My mother would’ve been 100 years old today and I would like to pay her this tribute.
Let me tell you about a remarkable lady called Joyce, who overcame suspected polio at age 7, who survived being stabbed at 18, contracted scarlet fever a year later and walked away from being knocked down by a lorry aged 23. During the war she cycled to and from work in the blackout with bombs landing each side of her, laughed in the face of cancer aged 66 and went on to recover from near-death experiences until her death in 2013.
One of her earliest memories was of her aunt dancing her around the room to the Charleston playing on the gramophone. This was the beginning of her love of dancing which led her to take part in a concert for the NAAFI during the war, and in 1946 at the Embassy ballroom in Welling, she met Leslie, my father. After a six-month courtship they were married in December and enjoyed a honeymoon in foggy Brighton.
Like many of her generation her motto was ‘keep calm and carry on’. Rationing meant that when I was born in the winter of 1949 she swallowed her pride and went knocking on doors begging for coal to keep me warm.
1950 saw the dawn of a new era. Leslie’s mother moved down from Leeds to open a boarding house with us in Bexley. This Victorian house was to be our busy home for the next 20 years. She always found time to make my party dresses and knit my boleros and joked that I was better dressed than Princess Anne! My birthday parties were glamorous affairs – a dozen children round the table and a snowman cake, a clock cake and a birthday cake, all made by Mum.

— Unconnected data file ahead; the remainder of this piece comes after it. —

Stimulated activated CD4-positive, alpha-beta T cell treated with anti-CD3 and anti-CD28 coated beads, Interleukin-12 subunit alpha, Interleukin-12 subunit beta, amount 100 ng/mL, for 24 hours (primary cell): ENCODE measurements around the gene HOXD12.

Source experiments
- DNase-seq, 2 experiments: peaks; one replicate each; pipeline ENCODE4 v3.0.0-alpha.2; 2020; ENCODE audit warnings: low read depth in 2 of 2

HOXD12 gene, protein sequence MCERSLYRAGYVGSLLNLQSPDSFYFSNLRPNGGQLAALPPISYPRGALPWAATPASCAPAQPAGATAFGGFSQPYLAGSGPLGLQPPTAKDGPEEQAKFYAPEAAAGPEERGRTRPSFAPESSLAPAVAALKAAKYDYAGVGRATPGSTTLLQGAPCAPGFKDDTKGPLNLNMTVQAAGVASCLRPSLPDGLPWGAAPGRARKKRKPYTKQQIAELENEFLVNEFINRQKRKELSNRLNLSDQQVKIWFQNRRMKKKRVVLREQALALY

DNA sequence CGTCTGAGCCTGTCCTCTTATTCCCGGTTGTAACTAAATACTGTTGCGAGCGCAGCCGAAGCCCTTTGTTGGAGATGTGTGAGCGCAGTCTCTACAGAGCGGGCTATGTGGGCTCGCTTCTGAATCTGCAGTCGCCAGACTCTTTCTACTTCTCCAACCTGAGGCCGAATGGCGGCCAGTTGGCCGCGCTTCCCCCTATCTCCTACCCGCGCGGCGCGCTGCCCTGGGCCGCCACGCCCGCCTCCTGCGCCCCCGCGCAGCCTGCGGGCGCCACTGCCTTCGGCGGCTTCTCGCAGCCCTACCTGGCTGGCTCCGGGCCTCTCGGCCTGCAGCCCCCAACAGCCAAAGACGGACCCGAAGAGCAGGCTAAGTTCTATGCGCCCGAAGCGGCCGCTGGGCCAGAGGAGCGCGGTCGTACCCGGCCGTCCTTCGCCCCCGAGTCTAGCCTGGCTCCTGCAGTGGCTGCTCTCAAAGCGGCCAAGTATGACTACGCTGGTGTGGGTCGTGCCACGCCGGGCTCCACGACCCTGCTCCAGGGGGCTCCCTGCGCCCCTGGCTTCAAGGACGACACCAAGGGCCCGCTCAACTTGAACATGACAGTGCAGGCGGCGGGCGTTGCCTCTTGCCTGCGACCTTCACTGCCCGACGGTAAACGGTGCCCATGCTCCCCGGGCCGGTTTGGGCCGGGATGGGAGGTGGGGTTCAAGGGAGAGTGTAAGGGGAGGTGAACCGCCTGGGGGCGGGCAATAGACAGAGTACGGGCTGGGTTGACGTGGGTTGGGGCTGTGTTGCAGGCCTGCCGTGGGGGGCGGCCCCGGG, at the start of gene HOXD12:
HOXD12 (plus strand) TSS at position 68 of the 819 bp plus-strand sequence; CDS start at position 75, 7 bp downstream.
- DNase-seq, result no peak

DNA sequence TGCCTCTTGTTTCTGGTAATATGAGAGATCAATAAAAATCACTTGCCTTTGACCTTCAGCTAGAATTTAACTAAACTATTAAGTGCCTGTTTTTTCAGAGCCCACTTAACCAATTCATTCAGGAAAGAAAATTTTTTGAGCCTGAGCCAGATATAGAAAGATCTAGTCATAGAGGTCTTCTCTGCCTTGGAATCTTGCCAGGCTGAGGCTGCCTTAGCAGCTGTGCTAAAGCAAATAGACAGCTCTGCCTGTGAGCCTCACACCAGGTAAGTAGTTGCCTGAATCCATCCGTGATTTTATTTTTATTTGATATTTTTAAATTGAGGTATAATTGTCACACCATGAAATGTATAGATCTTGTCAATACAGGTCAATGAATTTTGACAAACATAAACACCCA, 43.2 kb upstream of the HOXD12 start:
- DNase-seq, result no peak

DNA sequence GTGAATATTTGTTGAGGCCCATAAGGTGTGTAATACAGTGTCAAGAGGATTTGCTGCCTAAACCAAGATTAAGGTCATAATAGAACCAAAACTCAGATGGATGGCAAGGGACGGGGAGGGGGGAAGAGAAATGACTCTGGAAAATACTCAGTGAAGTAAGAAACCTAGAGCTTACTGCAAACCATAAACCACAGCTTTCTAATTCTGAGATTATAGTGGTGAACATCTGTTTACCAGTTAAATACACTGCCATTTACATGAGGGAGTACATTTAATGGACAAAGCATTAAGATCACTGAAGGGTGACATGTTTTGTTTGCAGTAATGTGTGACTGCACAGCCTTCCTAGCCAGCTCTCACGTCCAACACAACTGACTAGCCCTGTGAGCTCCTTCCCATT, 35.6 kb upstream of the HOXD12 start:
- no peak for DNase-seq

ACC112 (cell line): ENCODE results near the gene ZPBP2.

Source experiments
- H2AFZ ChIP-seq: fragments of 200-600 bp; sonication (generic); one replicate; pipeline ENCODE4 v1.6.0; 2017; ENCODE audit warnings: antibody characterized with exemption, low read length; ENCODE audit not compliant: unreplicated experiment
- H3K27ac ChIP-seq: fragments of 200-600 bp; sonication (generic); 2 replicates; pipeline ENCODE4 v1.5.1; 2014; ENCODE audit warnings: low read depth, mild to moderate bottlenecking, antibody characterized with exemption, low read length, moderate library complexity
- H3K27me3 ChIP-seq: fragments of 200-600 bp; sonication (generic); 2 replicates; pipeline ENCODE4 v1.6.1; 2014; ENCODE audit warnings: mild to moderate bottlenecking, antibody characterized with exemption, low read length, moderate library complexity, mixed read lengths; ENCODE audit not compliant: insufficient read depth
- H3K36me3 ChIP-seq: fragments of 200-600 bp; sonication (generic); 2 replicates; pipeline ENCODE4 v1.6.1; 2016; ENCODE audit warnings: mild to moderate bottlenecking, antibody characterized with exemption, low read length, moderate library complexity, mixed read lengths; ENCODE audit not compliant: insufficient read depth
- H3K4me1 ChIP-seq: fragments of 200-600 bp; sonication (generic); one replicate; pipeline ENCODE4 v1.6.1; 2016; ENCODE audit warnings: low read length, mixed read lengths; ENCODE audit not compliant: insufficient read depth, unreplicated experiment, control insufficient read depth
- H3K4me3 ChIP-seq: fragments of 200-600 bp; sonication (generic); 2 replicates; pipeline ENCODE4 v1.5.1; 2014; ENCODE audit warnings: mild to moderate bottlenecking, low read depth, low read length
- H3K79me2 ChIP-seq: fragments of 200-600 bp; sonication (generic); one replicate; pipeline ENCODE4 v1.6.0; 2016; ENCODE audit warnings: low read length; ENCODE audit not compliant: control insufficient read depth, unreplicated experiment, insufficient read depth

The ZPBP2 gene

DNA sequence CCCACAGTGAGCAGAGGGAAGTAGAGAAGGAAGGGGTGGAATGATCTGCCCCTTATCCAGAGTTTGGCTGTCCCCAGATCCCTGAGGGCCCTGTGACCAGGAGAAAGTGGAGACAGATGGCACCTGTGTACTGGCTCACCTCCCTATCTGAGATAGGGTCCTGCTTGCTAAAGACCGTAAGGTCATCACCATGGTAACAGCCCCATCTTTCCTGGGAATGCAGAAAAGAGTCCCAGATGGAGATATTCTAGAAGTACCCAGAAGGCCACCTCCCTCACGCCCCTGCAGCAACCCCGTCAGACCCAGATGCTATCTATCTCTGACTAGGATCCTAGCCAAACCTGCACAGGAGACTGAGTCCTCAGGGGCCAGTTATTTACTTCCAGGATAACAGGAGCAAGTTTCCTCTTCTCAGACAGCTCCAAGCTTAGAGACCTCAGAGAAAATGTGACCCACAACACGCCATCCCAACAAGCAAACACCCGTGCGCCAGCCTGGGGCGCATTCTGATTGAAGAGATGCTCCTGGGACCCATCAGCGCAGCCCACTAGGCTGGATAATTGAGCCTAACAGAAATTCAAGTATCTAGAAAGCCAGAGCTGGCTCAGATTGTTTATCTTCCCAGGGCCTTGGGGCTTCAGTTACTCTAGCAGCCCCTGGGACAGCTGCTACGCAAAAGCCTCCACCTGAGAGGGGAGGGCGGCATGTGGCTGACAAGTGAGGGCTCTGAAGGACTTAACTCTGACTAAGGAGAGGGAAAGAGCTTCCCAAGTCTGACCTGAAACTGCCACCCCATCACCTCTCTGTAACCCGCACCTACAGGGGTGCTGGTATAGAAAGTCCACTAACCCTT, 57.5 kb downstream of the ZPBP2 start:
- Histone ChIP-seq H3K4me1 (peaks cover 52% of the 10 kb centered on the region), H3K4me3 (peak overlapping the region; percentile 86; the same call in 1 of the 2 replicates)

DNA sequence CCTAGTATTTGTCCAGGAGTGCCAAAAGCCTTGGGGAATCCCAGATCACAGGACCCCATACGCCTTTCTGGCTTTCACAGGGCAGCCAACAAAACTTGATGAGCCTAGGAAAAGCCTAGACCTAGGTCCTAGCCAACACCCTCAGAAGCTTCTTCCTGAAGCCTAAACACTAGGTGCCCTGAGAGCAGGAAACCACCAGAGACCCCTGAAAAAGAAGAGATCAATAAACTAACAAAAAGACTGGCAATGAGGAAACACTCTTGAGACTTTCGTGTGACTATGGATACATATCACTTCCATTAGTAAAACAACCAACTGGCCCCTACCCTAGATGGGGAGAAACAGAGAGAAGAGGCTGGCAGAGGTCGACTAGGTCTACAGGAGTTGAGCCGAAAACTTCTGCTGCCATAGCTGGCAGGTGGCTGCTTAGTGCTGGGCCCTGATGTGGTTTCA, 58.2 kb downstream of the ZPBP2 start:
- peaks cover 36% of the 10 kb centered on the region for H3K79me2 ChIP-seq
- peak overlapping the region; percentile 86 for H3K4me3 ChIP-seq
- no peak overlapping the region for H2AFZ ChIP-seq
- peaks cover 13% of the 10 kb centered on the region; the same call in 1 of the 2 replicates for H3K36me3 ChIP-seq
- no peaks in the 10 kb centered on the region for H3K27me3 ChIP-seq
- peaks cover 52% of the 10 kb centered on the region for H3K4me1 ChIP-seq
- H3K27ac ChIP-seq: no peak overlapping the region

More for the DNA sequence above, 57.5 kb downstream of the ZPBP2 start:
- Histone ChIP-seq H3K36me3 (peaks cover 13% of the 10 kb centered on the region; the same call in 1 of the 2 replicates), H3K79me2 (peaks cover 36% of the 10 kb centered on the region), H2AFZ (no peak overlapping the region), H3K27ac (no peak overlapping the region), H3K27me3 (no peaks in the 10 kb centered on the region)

When my grandmother died in 1962 the business took a dive but Joyce turned her hand to other work including cooking in a staff canteen and selling Betterware door-to-door. In amongst all this she cared for me, my sister and brother, and found time to take us out in the school holidays. But although she was always busy she never neglected her appearance, always had her hair done and never left the house without her make-up expertly applied.
My father’s job came to an end which meant moving to a smaller house and finally my parents and brother moved to Margate in 1971 where she worked at the Sea-Bathing hospital, British Home Stores, and various school kitchens, never fazed by all this work. In later years she took on cleaning jobs well into her 80s. When asked by my brother if she should give them up she replied, ‘Oh, do you think so? But what would I do? I’d get bored.’ She was well known for her sense of humour and love of music and brightened up all our lives when trouble lay ahead.
HAPPY 100TH BIRTHDAY Mum. I’m sure you’re having a ball ‘up there’. xxx